For me this blows away all of the arguments around parental rights and refocuses the mind upon the rights of the child to enjoy peaceful alignment and attunement to the different things that their mother and father can bring to their developing brains and selves. It neither upholds Mcintosh’s anxieties about the problem of young children having overnight stays with their father, nor Michael Lamb’s rebuttal, in fact for me, it renders both of these standpoints void. Just like the arguments about the rebuttal presumption of 50/50 shared care, meaningful relationships for children and both of their parents cannot be furthered using parental view points, the only way of looking at this is from the experience of the child.
That is not to say that the arguments do not include issues about the child’s relationship with both parents, because if the neuroscientists are to be believed, all babies and children benefit enormously from a relationship with both. If we are to go down this route, a meaningful relationship between a child and each of its parents is one in which both parents have the opportunity to offer the child that conduit of empathic attunement. In many cases, this is the kind of relationship that the child will have been enjoying with both parents up to the separation.
It often puzzles me that we have not yet worked out on a policy level that when a family separates, a child is often routinely divested of one of those conduits overnight. I have lost count of the number of CAFCASS reports that I have read in which the loss of the relationship with a father is accepted as collateral damage. Those same CAFCASS people will often be up in arms at the prospect of a child spending time away from its mother in a shared care arrangement. It is clear, from the work that I do, that the loss of that conduit of emotional attunement with a father is seen as disposable, whilst the loss of the conduit with the mother is seen as sacrosanct. And yet, the evidence before us suggests that the loss of either is detrimental to a child and further, that reduction of that conduit to brief encounters across large voids of time is not good for the child either.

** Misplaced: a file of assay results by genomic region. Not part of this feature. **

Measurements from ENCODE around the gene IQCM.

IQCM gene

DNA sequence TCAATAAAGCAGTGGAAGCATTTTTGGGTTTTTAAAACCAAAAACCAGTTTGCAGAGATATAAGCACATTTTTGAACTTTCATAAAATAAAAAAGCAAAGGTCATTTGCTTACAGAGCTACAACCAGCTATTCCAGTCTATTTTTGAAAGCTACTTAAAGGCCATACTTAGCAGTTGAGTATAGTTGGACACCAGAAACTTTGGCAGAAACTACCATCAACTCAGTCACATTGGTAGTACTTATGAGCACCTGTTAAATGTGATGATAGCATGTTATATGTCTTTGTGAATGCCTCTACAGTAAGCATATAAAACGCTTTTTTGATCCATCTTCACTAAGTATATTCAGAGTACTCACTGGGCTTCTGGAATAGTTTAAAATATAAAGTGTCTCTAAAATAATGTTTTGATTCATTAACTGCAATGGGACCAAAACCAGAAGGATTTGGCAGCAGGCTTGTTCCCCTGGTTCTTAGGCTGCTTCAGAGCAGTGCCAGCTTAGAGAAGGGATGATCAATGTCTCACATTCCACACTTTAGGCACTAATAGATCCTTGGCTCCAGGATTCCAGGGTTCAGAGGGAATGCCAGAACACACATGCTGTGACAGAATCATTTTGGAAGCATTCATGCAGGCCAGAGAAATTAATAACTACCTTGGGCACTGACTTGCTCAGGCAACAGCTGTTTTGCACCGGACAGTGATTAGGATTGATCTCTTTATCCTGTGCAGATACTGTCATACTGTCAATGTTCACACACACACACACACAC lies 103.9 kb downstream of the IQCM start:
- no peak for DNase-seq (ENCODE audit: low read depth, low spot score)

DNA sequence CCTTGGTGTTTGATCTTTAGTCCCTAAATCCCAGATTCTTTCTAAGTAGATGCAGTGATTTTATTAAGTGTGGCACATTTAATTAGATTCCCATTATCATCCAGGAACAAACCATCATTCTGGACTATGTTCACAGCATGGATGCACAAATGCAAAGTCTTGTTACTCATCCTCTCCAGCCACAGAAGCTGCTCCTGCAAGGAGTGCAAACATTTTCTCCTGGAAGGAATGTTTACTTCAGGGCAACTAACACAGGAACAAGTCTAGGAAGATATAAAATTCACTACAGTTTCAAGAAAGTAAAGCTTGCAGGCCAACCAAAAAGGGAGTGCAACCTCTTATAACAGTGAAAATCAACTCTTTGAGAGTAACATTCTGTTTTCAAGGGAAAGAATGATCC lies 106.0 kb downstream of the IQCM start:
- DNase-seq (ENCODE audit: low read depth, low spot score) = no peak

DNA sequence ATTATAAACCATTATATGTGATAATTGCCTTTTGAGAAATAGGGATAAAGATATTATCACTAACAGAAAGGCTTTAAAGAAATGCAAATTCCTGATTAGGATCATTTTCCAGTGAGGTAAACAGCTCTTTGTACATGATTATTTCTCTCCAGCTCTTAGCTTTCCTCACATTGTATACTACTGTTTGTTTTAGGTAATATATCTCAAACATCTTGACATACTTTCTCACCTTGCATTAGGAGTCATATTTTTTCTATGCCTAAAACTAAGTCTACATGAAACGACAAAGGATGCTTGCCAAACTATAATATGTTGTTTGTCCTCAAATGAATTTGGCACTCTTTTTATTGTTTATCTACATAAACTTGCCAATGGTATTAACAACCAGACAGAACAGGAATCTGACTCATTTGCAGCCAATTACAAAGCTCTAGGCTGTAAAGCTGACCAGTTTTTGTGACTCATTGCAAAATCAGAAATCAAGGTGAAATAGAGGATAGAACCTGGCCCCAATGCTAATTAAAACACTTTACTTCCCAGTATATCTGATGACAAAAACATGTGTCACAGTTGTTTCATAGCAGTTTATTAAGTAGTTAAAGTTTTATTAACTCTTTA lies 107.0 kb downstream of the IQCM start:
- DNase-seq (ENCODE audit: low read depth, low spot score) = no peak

The consultation on shared parenting that is currently underway is evidence of the coalition government’s commitment to improving children’s relationships with both of their parents after separation. Disappointed though the father’s movement is at the consultation and dismissive of its ability to deliver anything different, it is clear that there is serious intention within government departments to change the current culture.
In order to make sure that the evidence is sifted and weighed in the balance of what is in the best interests of children, those reviewing evidence from the consultation will, in my opinion, need to refocus their view-point from that of the parents to that of the child. Because it is from there that the solutions to the conundrum become self-evident.
Looking at this whole issue through the lens of the needs of the child and keeping in mind the neuroscience of the development of the children’s sense of self and well-being, it becomes clear that there is evidence of the need for both parents in a child’s life.
Unfortunately, many children do not get the opportunity to have a relationship with both parents, precisely because of the way in which this country, like others, has viewed the issue through the lens of parental rights. I have written widely on the issue of single parent social policy and the way it has prevented children from having relationships with both parents. There is, to my mind, a clear and present need to shift the focus of social policy from single to dual parenting and away from parental rights to the right of the child. Reading the consultation paper, it is clear that the government have every intention of doing this, it is less clear however, how the outcomes they seek to achieve will be delivered within the framework that they have set out.